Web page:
Article Abstract

Forestier syndrome presenting with dysphagia: case report of a rare presentation

Authors: Numan Karaarslan, Mehmet Sabri Gürbüz, Tezcan Çalışkan, Abdullah Talha Simsek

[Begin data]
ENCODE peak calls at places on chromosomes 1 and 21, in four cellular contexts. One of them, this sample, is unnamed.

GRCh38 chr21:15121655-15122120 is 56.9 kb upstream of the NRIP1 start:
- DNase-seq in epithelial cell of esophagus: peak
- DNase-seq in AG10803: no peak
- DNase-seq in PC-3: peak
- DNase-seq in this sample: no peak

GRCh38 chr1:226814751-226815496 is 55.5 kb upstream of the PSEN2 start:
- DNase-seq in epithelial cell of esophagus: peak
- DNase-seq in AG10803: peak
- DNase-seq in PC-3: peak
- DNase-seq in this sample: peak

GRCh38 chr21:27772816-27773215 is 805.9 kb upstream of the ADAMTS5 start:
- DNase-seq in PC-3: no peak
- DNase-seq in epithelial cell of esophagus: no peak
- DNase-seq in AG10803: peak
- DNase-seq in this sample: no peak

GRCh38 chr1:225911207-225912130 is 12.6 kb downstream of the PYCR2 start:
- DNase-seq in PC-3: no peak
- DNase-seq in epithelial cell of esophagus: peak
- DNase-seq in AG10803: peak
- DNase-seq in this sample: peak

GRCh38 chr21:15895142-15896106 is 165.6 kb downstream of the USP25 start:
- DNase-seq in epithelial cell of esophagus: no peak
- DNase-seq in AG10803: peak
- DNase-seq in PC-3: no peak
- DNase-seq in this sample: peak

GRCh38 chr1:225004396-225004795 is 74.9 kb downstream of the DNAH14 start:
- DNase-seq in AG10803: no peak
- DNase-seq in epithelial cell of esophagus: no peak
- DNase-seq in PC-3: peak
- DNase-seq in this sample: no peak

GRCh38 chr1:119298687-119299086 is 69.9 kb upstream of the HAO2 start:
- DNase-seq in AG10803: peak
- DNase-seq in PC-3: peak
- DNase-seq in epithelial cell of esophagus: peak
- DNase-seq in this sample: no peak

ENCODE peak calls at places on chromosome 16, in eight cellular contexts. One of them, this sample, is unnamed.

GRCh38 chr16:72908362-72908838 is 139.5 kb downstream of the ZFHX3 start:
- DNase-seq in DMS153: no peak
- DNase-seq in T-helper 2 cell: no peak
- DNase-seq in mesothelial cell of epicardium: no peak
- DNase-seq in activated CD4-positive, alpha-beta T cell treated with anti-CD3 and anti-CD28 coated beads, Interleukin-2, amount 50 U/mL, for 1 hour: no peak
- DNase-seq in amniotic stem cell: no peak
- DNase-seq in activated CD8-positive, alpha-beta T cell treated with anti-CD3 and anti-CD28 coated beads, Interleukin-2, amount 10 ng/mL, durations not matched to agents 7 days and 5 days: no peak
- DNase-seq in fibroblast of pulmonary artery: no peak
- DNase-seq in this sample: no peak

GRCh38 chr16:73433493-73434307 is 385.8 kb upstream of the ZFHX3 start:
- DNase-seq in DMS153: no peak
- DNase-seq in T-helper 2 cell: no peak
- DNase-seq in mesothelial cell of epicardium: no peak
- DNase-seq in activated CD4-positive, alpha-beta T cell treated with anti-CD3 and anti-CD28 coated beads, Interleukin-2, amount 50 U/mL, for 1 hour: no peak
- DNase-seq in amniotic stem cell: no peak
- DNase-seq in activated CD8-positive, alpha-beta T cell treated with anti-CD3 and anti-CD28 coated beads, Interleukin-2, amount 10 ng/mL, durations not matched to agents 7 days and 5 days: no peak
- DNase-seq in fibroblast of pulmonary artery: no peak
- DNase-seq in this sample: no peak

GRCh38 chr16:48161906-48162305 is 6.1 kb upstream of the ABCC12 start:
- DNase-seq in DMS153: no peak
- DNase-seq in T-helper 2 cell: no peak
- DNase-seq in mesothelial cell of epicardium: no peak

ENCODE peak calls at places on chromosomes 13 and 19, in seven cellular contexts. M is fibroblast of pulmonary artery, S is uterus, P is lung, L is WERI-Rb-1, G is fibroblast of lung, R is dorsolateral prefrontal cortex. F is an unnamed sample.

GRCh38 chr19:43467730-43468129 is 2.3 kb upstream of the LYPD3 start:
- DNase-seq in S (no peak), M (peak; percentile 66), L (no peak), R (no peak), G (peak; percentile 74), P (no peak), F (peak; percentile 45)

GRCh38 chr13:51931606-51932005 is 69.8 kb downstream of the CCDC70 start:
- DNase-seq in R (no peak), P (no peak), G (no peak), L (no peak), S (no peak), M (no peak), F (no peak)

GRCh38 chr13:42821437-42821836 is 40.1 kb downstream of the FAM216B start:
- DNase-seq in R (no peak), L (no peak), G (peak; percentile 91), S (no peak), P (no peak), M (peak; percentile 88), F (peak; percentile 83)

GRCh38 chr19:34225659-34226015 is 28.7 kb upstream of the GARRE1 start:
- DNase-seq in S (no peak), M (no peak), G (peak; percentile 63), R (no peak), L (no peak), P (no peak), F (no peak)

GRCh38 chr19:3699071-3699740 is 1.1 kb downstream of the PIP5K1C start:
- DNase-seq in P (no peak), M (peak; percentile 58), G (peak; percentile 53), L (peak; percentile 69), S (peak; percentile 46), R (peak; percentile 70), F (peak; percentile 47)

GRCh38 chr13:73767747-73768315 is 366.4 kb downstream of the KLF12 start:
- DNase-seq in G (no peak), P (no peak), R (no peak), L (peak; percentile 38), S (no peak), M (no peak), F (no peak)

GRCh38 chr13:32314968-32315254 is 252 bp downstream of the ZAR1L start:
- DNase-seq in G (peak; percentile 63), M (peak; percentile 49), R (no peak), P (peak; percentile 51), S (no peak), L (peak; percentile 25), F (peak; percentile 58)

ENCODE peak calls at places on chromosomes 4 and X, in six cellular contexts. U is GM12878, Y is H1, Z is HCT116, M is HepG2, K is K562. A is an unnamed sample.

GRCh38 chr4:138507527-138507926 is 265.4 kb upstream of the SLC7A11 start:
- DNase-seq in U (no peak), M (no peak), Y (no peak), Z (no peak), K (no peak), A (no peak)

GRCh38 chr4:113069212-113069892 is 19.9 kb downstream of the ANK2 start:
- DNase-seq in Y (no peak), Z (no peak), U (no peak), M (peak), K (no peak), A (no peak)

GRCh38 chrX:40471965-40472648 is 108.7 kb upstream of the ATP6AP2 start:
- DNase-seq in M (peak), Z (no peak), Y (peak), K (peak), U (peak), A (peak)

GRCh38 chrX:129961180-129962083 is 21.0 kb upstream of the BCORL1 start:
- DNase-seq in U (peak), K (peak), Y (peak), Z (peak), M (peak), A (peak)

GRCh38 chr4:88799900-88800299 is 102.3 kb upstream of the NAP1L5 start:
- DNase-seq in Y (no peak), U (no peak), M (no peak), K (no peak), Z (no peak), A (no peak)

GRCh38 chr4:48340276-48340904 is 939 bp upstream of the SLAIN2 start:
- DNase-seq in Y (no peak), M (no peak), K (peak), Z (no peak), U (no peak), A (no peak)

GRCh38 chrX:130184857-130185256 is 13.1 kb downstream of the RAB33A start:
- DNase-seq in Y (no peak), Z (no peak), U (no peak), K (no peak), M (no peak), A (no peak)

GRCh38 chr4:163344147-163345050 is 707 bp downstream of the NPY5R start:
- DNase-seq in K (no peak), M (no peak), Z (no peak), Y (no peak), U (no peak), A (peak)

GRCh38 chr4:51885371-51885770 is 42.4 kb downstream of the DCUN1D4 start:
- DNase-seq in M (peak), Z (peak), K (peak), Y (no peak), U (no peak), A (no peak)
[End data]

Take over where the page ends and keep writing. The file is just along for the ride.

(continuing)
Diffuse idiopathic skeletal hyperostosis (DISH) (Forestier syndrome) is a rheumatologic disease, the etiology of which is not exactly known. It is characterized by spinal osteophyte formations resulting from the ossification of the paravertebral ligaments and muscles. Anterior longitudinal ligament is the usual site of involvement and the frequency of the disease increases after the 5th decade. Lower cervical segments are the most frequently involved regions whereas the upper cervical involvement leading to dysphagia is very rare. In this report, a 77-year-old patient with Forestier syndrome in upper cervical region presenting with dysphagia was presented. Anterior cervical osteophyte resection was performed with no need for discectomy, fusion or stabilization. The patient showed a significant improvement in his all preoperative symptoms, and no recurrence was detected at 1-year follow-up.